El Nino on the Rise? The Fate of the Hurricane Season Awaits

Today (June 1) marks the beginning of the hurricane “season” in the North Atlantic ocean, in which the ocean and atmospheric conditions are generally the most favorable for creating tropical storms.  There is always a little bit of curiosity as to how active the year will be and many groups now produce seasonal forecasts of activity (something we have discussed here in the past).  Most forecasts for this year predict a less active season because of the potential development of El Nino.

Tropical Storm Ana (2015)

Although the Atlantic season does not officially begin until June 1, storms do form before that date, like Tropical Storm Ana (2015). Image courtesy of NASA.

El Nino (EN) – a shift of warm tropical ocean waters into the central and eastern Pacific – dramatically alters atmospheric weather patterns that reach far outside the Pacific basin.  Although it is historically difficult to accurately predict the onset of EN during the spring months (called the “spring barrier”), current EN forecast models are in unusual agreement that we’re in for a significant event by late summer.  Typically an EN event creates more tropical cyclone activity in the central and eastern Pacific and less in the Atlantic, where unfavorable atmospheric winds limit storms – especially later (Sept. – Nov.) in the season.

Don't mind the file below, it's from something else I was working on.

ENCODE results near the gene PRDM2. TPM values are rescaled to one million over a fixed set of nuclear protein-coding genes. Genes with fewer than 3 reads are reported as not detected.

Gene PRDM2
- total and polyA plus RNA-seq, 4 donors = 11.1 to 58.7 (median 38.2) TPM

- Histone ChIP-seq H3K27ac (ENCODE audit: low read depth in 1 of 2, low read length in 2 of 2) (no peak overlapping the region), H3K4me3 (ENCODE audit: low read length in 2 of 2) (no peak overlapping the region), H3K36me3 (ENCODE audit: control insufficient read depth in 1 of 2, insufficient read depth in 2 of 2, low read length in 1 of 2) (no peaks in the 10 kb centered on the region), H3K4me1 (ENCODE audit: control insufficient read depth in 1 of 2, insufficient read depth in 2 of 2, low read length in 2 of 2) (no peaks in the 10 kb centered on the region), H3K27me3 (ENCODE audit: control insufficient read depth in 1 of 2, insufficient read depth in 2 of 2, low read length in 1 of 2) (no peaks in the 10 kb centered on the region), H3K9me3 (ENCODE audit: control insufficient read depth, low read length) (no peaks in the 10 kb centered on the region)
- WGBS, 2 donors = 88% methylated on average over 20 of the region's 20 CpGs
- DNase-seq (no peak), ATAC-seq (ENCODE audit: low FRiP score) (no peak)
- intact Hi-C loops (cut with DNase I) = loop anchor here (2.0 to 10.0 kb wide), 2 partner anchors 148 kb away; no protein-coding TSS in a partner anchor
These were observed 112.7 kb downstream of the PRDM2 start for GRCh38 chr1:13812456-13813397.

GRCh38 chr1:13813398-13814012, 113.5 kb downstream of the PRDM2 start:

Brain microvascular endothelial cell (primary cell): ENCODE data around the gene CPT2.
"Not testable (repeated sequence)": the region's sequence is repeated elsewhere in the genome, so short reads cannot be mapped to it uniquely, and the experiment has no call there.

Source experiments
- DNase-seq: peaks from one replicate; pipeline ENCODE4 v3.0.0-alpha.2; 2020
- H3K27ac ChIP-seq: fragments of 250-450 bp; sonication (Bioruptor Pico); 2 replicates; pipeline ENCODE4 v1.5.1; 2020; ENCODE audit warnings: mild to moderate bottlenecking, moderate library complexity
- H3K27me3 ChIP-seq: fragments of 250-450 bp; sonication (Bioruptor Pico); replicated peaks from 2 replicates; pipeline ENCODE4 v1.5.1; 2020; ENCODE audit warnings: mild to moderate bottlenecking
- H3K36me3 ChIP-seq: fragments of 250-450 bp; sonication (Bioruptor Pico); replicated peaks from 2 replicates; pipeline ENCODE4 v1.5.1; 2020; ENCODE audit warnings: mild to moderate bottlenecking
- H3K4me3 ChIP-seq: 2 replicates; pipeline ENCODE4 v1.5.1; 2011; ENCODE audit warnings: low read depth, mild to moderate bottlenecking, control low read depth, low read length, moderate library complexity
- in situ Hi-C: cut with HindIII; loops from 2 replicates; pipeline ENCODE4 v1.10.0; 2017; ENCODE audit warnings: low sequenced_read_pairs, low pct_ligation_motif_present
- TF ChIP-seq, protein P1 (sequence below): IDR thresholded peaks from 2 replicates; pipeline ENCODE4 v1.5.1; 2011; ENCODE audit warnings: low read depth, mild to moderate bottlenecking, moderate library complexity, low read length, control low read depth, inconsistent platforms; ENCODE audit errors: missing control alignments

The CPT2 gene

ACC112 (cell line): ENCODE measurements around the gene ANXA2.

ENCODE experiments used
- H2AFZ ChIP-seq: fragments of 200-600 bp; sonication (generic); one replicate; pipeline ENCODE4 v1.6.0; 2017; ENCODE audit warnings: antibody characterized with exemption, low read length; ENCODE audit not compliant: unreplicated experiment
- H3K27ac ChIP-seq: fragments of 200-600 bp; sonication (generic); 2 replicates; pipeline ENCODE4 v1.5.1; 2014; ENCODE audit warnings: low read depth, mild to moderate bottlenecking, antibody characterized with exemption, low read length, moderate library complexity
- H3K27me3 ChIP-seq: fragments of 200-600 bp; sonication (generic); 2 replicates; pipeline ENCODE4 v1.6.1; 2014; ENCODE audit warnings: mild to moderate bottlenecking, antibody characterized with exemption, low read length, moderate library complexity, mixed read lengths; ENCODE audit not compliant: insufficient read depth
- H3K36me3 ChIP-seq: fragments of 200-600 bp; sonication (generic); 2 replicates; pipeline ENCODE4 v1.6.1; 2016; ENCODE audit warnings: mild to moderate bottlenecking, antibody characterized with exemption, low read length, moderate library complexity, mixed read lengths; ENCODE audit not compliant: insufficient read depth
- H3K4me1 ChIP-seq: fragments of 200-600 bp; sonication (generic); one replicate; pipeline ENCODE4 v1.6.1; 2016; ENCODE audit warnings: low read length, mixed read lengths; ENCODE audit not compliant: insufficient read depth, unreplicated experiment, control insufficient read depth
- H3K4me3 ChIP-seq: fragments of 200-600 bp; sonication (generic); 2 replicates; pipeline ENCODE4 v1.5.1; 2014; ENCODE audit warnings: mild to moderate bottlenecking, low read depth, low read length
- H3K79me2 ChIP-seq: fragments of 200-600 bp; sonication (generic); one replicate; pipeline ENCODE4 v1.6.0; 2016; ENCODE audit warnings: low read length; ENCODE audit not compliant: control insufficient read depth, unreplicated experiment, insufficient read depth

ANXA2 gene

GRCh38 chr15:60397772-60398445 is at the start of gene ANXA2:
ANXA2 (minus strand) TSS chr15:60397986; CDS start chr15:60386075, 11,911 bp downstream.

Today at Cyclone Center we mark the beginning of the Atlantic season by beginning our drive for 500,000 classifications of historical tropical cyclones.  Your classifications will help us to develop an accurate record of tropical cyclone activity over the last few decades.  Your work has already produced promising results – if you are interested in becoming an even more integral part of the team, please join our contact list.  Happy classifying!

 

– Chris Hennon is part of the Cyclone Center Science Team and Associate Professor of Atmospheric Sciences at the University of North Carolina at Asheville

 

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